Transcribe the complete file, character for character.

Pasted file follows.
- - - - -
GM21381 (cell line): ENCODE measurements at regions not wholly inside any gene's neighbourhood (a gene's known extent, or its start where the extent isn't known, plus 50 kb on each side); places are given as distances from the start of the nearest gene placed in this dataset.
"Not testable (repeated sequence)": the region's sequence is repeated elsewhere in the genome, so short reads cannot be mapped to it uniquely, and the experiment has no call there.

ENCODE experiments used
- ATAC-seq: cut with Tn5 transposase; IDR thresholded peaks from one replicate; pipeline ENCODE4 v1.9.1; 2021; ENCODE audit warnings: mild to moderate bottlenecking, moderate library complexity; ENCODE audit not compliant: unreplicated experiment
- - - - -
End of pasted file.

GM21381 (cell line): ENCODE measurements at regions not wholly inside any gene's neighbourhood (a gene's known extent, or its start where the extent isn't known, plus 50 kb on each side); places are given as distances from the start of the nearest gene placed in this dataset.
"Not testable (repeated sequence)": the region's sequence is repeated elsewhere in the genome, so short reads cannot be mapped to it uniquely, and the experiment has no call there.

ENCODE experiments used
- ATAC-seq: cut with Tn5 transposase; IDR thresholded peaks from one replicate; pipeline ENCODE4 v1.9.1; 2021; ENCODE audit warnings: mild to moderate bottlenecking, moderate library complexity; ENCODE audit not compliant: unreplicated experiment